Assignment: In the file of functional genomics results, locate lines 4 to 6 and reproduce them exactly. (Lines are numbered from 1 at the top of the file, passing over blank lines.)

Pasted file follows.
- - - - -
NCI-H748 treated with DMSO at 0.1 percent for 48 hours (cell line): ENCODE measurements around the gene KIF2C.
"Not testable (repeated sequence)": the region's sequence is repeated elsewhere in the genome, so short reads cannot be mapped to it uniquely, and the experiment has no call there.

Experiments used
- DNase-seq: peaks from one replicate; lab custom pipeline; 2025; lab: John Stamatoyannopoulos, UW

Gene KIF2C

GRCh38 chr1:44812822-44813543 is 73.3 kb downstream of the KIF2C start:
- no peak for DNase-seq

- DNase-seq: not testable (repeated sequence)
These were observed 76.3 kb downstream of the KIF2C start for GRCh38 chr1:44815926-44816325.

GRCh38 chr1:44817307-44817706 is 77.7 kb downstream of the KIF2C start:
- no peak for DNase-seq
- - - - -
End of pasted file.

- DNase-seq: peaks from one replicate; lab custom pipeline; 2025; lab: John Stamatoyannopoulos, UW

Gene KIF2C

GRCh38 chr1:44812822-44813543 is 73.3 kb downstream of the KIF2C start: